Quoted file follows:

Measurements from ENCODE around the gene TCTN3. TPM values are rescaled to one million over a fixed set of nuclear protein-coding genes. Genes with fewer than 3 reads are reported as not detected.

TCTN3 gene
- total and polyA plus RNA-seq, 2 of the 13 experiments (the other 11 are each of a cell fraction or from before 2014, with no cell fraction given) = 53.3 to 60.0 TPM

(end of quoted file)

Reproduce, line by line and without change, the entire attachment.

Measurements from ENCODE around the gene TCTN3. TPM values are rescaled to one million over a fixed set of nuclear protein-coding genes. Genes with fewer than 3 reads are reported as not detected.

TCTN3 gene
- total and polyA plus RNA-seq, 2 of the 13 experiments (the other 11 are each of a cell fraction or from before 2014, with no cell fraction given) = 53.3 to 60.0 TPM